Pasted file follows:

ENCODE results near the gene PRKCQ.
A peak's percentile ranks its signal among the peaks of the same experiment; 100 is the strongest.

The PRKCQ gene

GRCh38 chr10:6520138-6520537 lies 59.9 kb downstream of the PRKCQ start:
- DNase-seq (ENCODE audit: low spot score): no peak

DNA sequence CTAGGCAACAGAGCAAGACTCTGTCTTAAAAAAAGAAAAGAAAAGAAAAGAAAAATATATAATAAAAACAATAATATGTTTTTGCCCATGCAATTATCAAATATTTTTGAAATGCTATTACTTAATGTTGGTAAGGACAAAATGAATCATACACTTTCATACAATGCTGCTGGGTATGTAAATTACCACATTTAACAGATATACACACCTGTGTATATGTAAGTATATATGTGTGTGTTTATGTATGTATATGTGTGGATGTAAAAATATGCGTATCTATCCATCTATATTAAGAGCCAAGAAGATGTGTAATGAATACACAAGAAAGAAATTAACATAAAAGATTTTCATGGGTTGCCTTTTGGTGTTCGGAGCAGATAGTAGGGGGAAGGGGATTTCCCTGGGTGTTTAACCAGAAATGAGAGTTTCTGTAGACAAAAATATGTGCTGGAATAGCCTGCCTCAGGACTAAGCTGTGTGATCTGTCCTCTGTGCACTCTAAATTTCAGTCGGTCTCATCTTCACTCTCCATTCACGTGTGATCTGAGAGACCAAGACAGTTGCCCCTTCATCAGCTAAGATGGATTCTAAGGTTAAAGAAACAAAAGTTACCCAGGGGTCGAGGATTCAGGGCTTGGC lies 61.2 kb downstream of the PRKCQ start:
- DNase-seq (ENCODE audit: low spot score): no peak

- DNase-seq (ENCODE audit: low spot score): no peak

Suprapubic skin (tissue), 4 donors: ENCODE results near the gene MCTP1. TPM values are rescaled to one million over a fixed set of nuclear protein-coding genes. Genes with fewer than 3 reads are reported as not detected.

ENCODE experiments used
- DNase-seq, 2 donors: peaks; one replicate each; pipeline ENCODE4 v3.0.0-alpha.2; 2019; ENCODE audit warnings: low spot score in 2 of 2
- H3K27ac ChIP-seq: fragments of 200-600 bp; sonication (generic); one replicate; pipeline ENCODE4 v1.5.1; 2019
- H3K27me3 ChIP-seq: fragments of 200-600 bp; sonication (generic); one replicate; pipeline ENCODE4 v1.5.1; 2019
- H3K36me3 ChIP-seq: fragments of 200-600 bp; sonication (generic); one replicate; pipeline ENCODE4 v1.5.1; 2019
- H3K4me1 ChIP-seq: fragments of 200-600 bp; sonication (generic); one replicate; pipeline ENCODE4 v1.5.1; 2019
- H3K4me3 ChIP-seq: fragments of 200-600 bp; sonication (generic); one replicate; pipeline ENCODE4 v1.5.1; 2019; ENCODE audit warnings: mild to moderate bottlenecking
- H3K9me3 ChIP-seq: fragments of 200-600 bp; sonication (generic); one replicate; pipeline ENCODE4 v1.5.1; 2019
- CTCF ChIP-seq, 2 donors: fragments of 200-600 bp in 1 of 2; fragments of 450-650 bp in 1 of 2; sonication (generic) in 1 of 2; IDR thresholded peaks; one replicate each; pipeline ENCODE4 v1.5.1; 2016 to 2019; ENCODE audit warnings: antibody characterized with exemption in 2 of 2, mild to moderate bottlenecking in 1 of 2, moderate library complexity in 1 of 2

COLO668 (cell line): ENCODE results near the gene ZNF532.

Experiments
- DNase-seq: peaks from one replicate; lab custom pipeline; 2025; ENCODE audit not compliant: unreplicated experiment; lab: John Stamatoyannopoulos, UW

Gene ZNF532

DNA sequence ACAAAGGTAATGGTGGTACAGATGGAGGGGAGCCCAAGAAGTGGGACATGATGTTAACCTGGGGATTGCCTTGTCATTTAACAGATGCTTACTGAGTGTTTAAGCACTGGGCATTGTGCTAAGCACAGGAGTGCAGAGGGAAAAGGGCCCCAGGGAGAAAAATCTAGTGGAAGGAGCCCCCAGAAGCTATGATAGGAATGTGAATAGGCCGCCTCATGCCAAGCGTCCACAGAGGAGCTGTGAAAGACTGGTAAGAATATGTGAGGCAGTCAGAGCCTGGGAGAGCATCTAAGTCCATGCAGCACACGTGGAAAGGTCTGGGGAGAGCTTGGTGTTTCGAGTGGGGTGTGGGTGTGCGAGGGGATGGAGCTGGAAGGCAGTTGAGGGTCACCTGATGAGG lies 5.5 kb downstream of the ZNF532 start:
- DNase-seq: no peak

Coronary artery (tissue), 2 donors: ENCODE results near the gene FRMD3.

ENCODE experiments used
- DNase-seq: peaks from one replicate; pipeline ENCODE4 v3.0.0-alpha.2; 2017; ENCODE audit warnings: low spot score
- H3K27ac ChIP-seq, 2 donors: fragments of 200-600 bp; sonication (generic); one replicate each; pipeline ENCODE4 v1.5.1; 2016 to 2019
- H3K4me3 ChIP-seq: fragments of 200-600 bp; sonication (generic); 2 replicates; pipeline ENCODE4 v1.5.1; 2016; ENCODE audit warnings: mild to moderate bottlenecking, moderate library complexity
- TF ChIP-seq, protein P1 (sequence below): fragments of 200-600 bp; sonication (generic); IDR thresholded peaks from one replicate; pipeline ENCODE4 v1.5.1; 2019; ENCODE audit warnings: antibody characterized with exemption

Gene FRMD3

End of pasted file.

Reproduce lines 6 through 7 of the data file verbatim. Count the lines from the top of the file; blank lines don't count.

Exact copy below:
DNA sequence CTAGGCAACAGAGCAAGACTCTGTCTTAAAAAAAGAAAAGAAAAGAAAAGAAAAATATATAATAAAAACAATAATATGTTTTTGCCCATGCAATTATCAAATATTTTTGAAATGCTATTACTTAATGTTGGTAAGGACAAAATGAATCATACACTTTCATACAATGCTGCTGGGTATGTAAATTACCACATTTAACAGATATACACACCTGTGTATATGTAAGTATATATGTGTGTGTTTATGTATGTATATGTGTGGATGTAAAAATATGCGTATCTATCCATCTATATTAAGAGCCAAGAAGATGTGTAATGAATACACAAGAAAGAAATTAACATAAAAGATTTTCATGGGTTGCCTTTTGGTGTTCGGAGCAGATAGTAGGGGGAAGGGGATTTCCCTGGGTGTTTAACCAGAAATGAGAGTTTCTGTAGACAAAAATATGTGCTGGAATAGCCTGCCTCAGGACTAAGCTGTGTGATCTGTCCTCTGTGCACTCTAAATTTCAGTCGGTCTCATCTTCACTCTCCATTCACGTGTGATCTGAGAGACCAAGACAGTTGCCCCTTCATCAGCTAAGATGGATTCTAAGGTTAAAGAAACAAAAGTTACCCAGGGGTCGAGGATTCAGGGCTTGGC lies 61.2 kb downstream of the PRKCQ start:
- DNase-seq (ENCODE audit: low spot score): no peak